And the mothers who are left, the step-mothers, are all evil. As a mother, I’m thinking this may not be the message I want my children to receive.

Third, the whole damsel in distress needs a man thing

I don’t want my daughter OR son to get the wrong impression here. Most of these films depict girls who spend their whole lives waiting for the prince to rescue them. I don’t want my daughter to think she needs a man to rescue and protect her, and I don’t want my son to have an inflated ego thinking that women are naive, delicate flowers without opinions who need him to tell them what to do and how to act. Thankfully, Frozen was released, and while Anna still falls in love at the end, at least there is a little bit of poking fun at the whole Prince Charming scenario Disney is famous for.

So no thank you, especially to the worst offenders:

The Little Mermaid
Cinderella
Sleeping Beauty
Snow White

I suppose one could argue that I could use these films as conversation-starters.

And maybe one day I will. But right now, they are too young. I realize I won’t be able to avoid the Disney phenomenon forever, especially once they start school, but for now, I worry that the acceptance of these films in mainstream culture will make it too difficult for my children to see past the singing and dancing and bright colors. So we don’t watch them. But we will talk about race, gender, discrimination, family dynamics, and all of the other tough subjects. Just not with singing and dancing, pomp and circumstance.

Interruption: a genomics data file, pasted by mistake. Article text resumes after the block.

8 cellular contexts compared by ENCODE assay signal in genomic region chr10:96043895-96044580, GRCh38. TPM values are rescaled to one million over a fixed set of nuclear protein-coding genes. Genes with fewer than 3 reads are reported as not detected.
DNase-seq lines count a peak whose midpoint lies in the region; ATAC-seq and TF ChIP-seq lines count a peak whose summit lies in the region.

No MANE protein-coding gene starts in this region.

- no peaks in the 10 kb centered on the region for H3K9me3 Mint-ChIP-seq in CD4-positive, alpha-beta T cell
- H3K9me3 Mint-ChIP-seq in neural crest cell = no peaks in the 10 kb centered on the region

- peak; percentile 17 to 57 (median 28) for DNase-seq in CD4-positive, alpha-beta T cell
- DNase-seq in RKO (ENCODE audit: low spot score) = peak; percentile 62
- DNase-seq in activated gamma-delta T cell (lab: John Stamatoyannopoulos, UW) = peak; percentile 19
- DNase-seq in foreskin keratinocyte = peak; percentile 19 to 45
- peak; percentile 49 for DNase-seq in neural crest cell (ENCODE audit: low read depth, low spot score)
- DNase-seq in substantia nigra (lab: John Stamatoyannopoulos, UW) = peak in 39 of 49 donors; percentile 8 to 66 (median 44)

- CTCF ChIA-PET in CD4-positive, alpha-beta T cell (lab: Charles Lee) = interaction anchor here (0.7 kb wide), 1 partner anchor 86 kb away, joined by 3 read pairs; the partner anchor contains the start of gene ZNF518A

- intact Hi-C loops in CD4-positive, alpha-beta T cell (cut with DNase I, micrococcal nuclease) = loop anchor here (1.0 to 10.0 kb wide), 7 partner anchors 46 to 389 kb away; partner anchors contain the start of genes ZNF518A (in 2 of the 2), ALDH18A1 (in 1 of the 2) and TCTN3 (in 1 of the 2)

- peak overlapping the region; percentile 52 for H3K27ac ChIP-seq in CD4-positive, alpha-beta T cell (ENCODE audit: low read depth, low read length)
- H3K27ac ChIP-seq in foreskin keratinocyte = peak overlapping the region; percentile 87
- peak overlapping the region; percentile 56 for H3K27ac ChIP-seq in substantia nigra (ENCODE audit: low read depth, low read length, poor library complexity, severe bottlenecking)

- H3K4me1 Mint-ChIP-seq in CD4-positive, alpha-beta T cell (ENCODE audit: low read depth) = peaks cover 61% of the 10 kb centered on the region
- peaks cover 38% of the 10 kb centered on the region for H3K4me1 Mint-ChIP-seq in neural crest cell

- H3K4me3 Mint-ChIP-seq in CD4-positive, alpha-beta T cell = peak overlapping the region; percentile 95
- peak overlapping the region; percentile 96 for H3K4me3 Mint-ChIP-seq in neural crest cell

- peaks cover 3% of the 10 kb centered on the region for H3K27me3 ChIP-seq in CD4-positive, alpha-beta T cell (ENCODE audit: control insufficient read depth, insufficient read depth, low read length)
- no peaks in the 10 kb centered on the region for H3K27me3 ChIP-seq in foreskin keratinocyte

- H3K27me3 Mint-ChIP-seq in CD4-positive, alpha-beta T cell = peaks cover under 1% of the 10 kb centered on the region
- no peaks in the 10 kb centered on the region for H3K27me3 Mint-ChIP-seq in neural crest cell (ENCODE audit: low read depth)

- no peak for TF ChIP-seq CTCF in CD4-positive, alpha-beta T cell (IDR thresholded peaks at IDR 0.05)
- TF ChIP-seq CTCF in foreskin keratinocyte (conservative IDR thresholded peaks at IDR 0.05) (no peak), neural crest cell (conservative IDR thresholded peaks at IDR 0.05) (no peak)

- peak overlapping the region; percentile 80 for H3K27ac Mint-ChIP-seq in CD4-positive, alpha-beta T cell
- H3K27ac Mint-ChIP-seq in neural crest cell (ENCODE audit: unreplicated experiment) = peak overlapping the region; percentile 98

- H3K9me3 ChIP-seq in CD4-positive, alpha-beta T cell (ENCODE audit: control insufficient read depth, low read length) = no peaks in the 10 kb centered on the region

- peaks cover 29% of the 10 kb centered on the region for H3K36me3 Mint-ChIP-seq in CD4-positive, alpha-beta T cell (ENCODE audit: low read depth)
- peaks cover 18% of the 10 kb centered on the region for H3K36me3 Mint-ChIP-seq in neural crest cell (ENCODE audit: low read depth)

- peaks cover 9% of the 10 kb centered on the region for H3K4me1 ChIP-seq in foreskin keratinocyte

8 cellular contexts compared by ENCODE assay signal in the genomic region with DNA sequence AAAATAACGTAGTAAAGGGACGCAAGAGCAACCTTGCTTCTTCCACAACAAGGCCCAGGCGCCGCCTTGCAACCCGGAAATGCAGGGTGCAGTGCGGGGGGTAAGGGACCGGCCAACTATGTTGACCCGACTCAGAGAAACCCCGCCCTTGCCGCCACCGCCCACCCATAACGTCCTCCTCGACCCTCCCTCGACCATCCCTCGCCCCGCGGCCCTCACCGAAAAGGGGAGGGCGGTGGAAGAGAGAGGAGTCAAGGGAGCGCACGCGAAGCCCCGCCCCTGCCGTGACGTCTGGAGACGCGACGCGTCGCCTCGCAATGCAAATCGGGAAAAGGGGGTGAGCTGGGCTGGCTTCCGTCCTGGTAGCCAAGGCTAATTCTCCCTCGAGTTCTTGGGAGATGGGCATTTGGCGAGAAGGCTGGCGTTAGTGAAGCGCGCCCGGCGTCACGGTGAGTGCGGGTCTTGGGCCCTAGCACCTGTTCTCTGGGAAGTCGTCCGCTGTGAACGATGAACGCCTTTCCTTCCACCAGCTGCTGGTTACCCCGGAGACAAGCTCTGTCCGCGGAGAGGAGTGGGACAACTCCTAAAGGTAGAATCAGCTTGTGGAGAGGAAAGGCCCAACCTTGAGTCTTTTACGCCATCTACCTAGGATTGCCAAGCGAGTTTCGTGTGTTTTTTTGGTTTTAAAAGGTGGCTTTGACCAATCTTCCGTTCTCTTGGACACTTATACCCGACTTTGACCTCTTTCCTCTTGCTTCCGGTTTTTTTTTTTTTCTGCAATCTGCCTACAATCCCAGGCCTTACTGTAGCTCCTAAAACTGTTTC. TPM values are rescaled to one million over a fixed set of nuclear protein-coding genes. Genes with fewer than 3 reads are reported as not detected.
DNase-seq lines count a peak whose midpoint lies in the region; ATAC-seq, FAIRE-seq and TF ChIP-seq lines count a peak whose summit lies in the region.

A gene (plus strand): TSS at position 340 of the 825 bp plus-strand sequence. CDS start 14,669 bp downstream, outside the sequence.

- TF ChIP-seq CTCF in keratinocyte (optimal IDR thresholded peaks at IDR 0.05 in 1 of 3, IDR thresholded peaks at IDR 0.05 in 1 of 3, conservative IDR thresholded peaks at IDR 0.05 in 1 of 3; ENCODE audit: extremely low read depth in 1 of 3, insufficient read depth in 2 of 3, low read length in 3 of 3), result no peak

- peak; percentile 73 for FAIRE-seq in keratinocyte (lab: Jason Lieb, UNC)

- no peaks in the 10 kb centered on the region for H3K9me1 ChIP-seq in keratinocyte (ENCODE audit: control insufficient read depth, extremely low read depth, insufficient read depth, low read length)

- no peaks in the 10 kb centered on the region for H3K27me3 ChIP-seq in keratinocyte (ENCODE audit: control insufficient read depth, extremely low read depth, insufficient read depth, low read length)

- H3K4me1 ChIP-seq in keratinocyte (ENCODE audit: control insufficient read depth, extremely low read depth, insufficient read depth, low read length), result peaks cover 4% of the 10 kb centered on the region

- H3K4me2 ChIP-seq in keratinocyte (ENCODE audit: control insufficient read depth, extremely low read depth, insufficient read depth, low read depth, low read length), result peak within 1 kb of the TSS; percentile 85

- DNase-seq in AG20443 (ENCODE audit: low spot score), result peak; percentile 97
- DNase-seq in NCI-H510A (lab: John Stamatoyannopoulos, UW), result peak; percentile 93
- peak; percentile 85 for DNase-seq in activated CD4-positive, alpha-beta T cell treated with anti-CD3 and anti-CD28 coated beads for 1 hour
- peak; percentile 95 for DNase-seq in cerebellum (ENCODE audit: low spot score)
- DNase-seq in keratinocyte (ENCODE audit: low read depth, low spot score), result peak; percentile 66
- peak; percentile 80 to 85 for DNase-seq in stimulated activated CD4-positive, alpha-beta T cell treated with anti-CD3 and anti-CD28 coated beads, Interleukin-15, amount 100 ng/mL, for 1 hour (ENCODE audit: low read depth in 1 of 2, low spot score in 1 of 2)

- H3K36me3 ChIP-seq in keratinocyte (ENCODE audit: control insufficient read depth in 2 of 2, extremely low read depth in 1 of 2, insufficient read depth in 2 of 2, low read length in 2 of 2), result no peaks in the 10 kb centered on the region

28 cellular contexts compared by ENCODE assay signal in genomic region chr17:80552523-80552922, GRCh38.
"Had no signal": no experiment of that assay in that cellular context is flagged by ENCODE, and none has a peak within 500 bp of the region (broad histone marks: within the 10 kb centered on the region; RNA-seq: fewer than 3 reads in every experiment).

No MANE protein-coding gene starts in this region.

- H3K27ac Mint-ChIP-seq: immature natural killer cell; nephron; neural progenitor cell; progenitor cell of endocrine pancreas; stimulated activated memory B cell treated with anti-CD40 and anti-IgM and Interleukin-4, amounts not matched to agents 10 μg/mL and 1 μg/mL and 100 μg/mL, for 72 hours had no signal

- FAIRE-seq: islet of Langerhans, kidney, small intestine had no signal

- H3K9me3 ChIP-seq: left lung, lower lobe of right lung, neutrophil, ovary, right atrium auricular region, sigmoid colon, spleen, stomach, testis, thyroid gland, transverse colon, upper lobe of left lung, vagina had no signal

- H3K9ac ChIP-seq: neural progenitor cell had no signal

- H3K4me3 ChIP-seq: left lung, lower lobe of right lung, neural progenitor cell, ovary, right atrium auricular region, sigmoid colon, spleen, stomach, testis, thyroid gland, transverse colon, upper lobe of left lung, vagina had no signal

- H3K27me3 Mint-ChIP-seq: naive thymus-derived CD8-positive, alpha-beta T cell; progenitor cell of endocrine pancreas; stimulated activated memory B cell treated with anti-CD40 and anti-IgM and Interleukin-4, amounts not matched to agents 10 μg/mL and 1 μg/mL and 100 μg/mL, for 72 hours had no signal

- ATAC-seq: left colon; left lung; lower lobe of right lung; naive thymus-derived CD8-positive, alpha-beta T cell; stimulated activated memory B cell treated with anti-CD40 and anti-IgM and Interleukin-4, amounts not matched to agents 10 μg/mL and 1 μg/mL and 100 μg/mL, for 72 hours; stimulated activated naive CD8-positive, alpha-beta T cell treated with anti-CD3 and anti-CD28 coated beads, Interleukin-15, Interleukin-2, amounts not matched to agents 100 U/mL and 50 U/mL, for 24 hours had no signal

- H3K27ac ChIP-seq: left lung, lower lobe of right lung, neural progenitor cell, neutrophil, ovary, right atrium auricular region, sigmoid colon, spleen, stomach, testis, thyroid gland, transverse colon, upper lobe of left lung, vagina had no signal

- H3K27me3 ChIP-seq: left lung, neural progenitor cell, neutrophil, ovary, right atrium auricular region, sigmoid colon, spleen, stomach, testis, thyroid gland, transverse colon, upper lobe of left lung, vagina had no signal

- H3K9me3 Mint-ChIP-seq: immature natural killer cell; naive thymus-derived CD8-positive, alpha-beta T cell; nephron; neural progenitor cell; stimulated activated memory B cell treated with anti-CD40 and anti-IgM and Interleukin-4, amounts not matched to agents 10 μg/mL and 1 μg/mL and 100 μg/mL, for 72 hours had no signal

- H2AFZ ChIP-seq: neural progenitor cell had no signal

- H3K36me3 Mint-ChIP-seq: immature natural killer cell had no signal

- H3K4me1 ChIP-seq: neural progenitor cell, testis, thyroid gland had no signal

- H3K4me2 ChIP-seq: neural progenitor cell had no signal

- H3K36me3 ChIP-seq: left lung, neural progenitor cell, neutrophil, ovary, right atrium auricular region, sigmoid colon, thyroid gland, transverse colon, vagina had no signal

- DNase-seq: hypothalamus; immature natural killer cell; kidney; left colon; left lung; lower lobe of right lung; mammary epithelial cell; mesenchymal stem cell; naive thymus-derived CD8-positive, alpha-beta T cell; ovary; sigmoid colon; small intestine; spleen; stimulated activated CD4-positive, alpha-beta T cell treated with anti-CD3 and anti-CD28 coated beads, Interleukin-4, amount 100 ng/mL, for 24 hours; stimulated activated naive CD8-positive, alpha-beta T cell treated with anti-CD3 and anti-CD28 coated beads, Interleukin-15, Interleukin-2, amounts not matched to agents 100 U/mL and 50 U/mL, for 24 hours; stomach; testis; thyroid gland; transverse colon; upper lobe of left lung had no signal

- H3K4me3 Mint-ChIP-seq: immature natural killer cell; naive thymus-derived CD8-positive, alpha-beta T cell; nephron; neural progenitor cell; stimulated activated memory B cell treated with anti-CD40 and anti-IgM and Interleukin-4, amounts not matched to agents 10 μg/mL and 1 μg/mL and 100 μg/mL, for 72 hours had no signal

Do you let your kids watch Disney films?

 

20 COMMENTS

  1. Stop being so defensive. My sister is adopted and she doesn’t think our mother is evil just because she watched a Disney film.

    You are totally the type that would make your kids paranoid about everything. Talk to them! It’s so sad that they have to grow up telling people that their “mom” doesn’t allow them to watch Disney movie because it’s evil. That’s not very healthy for their social life.

    They are just stories. Your kids will read and see many types of stories as they grow up. It would make more sense for you to teach them what is right and wrong. GUIDE THEM, NOT SHIELD THEM.